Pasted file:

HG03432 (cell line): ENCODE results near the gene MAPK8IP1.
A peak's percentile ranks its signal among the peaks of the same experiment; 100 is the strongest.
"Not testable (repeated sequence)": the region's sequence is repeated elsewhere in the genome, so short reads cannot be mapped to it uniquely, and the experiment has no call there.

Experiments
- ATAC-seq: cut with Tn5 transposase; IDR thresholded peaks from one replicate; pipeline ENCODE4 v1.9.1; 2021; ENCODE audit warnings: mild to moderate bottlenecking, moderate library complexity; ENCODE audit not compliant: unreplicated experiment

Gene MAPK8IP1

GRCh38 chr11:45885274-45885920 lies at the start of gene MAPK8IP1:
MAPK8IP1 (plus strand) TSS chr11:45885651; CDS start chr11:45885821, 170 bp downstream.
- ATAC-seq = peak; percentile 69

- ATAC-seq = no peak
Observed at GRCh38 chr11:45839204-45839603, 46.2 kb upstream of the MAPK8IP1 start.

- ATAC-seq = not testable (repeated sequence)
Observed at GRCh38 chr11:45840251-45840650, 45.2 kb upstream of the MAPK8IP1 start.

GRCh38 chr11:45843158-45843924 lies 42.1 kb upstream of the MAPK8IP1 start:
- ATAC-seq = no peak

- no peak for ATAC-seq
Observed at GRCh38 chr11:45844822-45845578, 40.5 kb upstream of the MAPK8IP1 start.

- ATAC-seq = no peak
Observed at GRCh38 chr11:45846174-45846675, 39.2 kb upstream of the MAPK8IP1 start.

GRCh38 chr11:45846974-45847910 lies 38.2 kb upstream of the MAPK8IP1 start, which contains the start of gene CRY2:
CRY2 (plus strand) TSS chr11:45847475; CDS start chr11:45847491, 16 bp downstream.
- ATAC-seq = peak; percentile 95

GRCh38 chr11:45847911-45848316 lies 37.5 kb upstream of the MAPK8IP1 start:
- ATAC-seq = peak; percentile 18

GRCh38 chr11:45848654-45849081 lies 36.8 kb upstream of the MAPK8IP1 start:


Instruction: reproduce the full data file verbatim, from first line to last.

HG03432 (cell line): ENCODE results near the gene MAPK8IP1.
A peak's percentile ranks its signal among the peaks of the same experiment; 100 is the strongest.
"Not testable (repeated sequence)": the region's sequence is repeated elsewhere in the genome, so short reads cannot be mapped to it uniquely, and the experiment has no call there.

Experiments
- ATAC-seq: cut with Tn5 transposase; IDR thresholded peaks from one replicate; pipeline ENCODE4 v1.9.1; 2021; ENCODE audit warnings: mild to moderate bottlenecking, moderate library complexity; ENCODE audit not compliant: unreplicated experiment

Gene MAPK8IP1

GRCh38 chr11:45885274-45885920 lies at the start of gene MAPK8IP1:
MAPK8IP1 (plus strand) TSS chr11:45885651; CDS start chr11:45885821, 170 bp downstream.
- ATAC-seq = peak; percentile 69

- ATAC-seq = no peak
Observed at GRCh38 chr11:45839204-45839603, 46.2 kb upstream of the MAPK8IP1 start.

- ATAC-seq = not testable (repeated sequence)
Observed at GRCh38 chr11:45840251-45840650, 45.2 kb upstream of the MAPK8IP1 start.

GRCh38 chr11:45843158-45843924 lies 42.1 kb upstream of the MAPK8IP1 start:
- ATAC-seq = no peak

- no peak for ATAC-seq
Observed at GRCh38 chr11:45844822-45845578, 40.5 kb upstream of the MAPK8IP1 start.

- ATAC-seq = no peak
Observed at GRCh38 chr11:45846174-45846675, 39.2 kb upstream of the MAPK8IP1 start.

GRCh38 chr11:45846974-45847910 lies 38.2 kb upstream of the MAPK8IP1 start, which contains the start of gene CRY2:
CRY2 (plus strand) TSS chr11:45847475; CDS start chr11:45847491, 16 bp downstream.
- ATAC-seq = peak; percentile 95

GRCh38 chr11:45847911-45848316 lies 37.5 kb upstream of the MAPK8IP1 start:
- ATAC-seq = peak; percentile 18

GRCh38 chr11:45848654-45849081 lies 36.8 kb upstream of the MAPK8IP1 start: